Wednesday, July 29, 2009

Bern, Baby, Bern

Finally. Mets GM Omar Minaya had a busy weekend and, in the end, he came to the conclusion that the rest of the Mets constituents already knew in their heart: Tony Bernazard was a stain on the Mets franchise that had to be removed immediately.

Minaya's credibility and his relationships -- both with the media and ownership -- took a hit this week. He has always been a good baseball man, but then again, so was Bernazard. Minaya has made some good moves and he has left the organization woefully thin in other areas.

The clock is ticking for Minaya to get on the ball here or he might be gone before his extension kicks in next year. If he can pull off a deal to help the Mets now and in the future before the deadline, especially under all of this duress, most of it caused by himself, that will be a feather in his cap and the first step on a long road back to personal respectability.

But, let's shine the microscope on the whistleblower for a second: Adam Rubin. Rubin is a product of the New York Media and helps perpetuate the stereotype. If he is not tough on the Mets when he has to be, no one will read him and readers will choose from several other reporters who is willing to "tell it like it is". And, that is all Rubin did here.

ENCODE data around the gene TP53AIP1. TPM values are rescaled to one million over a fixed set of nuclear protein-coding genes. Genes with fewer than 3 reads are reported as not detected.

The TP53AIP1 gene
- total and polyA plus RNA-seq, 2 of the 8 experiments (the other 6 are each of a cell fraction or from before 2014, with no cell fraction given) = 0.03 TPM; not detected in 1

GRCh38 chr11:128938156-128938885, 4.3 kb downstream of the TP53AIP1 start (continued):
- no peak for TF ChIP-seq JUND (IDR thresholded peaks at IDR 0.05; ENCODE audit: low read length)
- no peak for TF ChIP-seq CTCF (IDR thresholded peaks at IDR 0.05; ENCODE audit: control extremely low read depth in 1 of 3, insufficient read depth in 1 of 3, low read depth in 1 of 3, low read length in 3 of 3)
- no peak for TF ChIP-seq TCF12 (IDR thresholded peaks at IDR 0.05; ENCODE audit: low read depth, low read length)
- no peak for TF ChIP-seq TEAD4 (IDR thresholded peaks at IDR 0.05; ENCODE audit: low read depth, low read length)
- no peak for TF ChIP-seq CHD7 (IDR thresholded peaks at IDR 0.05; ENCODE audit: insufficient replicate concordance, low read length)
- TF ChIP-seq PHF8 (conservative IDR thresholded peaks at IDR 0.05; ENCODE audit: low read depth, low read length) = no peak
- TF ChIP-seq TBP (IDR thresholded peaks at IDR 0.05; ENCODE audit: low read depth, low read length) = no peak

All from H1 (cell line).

This is not an indictment on Mets beat reporters or print media versus visual media. The indictment is all around us. The Media would rather be negative than positive because it sells more papers. "If it bleeds, it leads", remember?

In New York, just as in any city, the Media is the product of its readers. New Yorkers are tough, gruff, and they don't take any guff. They expect nothing else from their reporters. Anything less would make Rubin irrelevant.

Since the incident at the Monday press conference, Mets COO Jeff Wilpon, the future heir to the majority ownership stake in the Mets franchise, has spoken to quell the pen-wielding Dobermans and has also reached out to Rubin in an effort to mend fences. The New York Daily News has stated Rubin will continue to be the reporter on the Mets beat, but probably after a nice long vacation and at least a few of those aforementioned fences are mended.

Now, the clock is ticking for Minaya to get back to his job. His future, and the future of the Mets, are in the balance. Never mind how the franchise is perceived in the papers. If the reporters affected the standings, the Mets would be dead last, a mile away from the steps leading out of the cellar. But, Minaya can bail out ownership and salvage what he can from this situation by making the right move in the next couple of days.

The Mets might not be "buyers" or "sellers" this week, but Minaya is always looking for a move to improve the team now and in the future. He did this with the acquisition of Jeff Francoeur. He can do it again and the Mets players can continue to do their job by climbing back into relevance.

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